“Going into high school the progression of my disease acted quickly and within the first month I was in trouble for stealing a car at a dance and being drunk. I was suspended and quickly found out that whenever I got in trouble at school I didn’t have to go to school, and I liked that a lot. I got suspended quite a bit or I would just decided not to go at all. Going from being a starting pitcher as freshman to quitting the sport all together truly showed that baseball wasn’t my first love anymore. Drugs and alcohol were more important. They were more important than not only sports, but also my family and any other relationships I had.”

 

“The group of friends I had in high school were all really involved in a particular music scene which brought us all over the country to see them play. What came along with that was more and more drugs in their purest form. So by the end of high school I had traveled to 42 states and done just about every drug under the sun. I expected that this is how I would live my life, traveling, listening to music, and getting high. It took me five years to graduate high school, luckily I was able to graduate at all. At this time I had moved along to psychedelics and prescription pills and I started noticing that other people my age around me had all these plans after leaving school. I never had one of those, no dreams or aspirations. My remedy for that was to not think about it and continue to drink and get high which sounded like a good enough plan for me. I never really saw myself doing much with my life or really living long enough for it to matter. No dreams of a family, or a job, or kids. None of that seemed possible.”

 

“As my addiction and alcoholism progressed, so did my mothers. At this time I was 24 years old, my father had divorced my mother, my sister had moved out to live with my father, and I was a full blown heroin addict, using cocaine benzos regularly. It was just me and my mother and I remember getting so angry with her about why she couldn’t just stop drinking, yet I would go upstairs after yelling at her to shoot a half a gram of heroin. I remember during this time coming home from work, when I could still hold a job, and at this point my mother had dwindling down to under 100 pounds. We got into an argument in which I said some incredibly mean and hurtful things to her about her drinking and went upstairs with a gram of heroin in my pocket. I got high, and overdosed. I feel out for around 3 hours and when I came to I went downstairs to find my mother on the floor. This was somewhat a normal thing to see when living with an alcoholic but this time she wasn’t breathing. I recall very vividly trying to give my mother CPR, the sound that the air made when it came back through her lungs and out her mouth. My disease is so strong when Im using that the first thing I did was call 9-1-1 and then the second thing I did was step over her body and get high leaving her there alone not the cold floor. My mother dying sent me into a really bad depression and cause my disease to skyrocket for the next few years which brought me to new lows that I didn’t know I could reach.”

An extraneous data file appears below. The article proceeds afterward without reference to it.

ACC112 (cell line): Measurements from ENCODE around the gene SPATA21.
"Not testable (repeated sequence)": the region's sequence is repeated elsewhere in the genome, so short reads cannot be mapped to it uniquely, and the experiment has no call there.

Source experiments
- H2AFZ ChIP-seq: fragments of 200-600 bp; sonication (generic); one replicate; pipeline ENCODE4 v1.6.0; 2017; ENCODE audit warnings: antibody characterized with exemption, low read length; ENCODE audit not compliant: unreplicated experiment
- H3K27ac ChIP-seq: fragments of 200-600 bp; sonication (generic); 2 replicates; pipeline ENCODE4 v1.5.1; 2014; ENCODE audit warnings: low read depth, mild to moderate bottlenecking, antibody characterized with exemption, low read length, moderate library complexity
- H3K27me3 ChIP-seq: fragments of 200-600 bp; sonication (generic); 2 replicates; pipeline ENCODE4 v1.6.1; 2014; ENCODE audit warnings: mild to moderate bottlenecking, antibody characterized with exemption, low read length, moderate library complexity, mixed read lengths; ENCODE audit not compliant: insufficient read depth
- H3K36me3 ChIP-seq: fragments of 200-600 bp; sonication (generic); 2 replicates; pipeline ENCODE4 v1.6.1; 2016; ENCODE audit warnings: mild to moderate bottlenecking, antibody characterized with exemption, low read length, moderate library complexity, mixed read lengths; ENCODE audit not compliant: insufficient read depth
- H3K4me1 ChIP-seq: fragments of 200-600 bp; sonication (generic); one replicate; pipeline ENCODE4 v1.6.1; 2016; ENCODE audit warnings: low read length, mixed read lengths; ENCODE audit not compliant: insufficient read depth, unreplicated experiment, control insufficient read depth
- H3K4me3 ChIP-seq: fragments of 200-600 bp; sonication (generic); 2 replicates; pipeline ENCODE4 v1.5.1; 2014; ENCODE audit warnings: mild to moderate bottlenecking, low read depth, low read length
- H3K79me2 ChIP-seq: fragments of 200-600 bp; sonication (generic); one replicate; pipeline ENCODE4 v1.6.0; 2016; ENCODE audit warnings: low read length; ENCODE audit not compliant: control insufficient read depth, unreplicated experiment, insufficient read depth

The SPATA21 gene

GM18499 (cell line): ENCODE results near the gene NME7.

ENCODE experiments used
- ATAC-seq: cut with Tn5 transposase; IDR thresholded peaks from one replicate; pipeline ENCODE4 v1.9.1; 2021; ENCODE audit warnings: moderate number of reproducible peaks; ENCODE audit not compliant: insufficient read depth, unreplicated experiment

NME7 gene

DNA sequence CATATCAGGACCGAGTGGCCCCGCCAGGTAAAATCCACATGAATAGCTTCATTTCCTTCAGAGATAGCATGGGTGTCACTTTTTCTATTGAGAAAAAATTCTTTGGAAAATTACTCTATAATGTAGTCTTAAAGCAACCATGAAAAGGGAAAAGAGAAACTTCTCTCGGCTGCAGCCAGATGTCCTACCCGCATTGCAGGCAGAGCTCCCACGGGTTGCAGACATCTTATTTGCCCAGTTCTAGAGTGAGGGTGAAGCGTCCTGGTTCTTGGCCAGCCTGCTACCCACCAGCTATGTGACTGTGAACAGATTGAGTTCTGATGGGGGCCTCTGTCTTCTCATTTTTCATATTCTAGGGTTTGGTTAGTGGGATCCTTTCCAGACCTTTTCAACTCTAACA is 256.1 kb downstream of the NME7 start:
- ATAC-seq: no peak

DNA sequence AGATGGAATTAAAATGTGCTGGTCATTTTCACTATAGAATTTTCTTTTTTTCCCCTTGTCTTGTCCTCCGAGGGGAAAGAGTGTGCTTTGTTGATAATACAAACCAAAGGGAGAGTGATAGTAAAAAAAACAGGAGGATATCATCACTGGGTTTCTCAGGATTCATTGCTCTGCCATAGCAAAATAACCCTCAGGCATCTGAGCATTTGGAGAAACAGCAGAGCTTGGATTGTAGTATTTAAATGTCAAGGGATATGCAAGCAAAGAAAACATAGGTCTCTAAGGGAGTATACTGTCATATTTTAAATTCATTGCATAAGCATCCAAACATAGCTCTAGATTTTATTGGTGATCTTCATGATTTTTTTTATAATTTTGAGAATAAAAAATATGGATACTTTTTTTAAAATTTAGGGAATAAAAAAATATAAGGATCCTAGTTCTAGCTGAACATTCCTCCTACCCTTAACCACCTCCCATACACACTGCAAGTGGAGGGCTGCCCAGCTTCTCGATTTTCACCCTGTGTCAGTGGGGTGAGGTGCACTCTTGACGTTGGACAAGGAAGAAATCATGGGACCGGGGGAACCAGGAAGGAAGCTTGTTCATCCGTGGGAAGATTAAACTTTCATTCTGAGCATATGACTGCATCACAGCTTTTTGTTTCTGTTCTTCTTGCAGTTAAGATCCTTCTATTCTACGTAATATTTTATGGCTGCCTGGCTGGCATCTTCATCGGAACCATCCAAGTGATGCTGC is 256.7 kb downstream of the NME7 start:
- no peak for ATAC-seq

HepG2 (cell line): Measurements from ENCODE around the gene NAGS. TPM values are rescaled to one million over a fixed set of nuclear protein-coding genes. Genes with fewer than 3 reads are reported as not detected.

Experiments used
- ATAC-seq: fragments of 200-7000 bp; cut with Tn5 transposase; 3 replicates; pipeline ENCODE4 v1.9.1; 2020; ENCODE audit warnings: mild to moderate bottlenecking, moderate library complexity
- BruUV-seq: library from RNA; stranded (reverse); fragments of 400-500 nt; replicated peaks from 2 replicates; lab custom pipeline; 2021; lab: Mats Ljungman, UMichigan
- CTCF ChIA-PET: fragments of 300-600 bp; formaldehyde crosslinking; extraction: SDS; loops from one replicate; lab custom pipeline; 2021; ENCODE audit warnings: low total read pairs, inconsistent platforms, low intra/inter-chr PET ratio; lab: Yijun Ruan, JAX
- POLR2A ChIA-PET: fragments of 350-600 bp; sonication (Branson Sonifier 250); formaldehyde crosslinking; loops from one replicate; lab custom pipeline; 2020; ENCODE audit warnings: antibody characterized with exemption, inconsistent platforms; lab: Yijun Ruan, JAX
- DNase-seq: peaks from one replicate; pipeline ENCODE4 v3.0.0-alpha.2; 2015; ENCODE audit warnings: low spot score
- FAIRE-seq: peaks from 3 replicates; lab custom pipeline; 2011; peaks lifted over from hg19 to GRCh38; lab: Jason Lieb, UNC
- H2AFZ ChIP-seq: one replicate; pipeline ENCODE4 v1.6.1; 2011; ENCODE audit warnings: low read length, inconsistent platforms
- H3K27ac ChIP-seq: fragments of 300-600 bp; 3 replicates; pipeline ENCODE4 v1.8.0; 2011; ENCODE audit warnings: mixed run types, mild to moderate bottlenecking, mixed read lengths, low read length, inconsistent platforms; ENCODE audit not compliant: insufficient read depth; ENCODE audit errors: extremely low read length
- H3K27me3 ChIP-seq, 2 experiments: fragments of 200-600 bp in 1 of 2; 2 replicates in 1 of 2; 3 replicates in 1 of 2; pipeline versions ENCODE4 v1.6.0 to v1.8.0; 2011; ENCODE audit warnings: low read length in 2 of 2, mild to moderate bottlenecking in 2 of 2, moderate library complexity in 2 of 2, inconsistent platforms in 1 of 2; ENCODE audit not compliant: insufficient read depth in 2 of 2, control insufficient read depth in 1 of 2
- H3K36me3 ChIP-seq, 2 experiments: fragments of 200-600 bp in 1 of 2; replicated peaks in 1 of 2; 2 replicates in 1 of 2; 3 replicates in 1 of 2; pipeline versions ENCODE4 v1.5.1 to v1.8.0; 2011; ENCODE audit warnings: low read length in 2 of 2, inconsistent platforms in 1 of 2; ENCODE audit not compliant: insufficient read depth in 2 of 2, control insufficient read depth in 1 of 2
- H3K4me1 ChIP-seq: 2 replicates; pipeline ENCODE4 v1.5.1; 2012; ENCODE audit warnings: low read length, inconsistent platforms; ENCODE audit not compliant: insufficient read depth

“I continued on for another 5 years, my whole 20’s and into my 30’s were spent on probation, in and out of treatment programs, multiple detoxes, methadone clinics anywhere from 6 months to 2 years at a time, 6 times on suboxone, and now looking back, I was always just looking for a quick fix. I didn’t want to have to face this thing head on, I always wanted to go around it or take the easy way out. Hard work was not in my vocabulary. I kept coming up with dirty urines for probation and was looking at 2 1/2 years of jail. Ultimately my probation officer gave me an options of treatment of jail. The disease in my head told me maybe jail wouldn’t be so bad. I don’t remember exactly how but I came back to reality long enough to decide to go to treatment. Entering into treatment things were different this time. I was in such physical, mental, and spiritual pain but for the first time in a long time I didn’t want to die. I just started begging something to help me. My first prayer was “PLEASE FUCKING HELP ME”. Things started to change. One day turned into two days. I started listening and then actually putting into action what I needed to do.”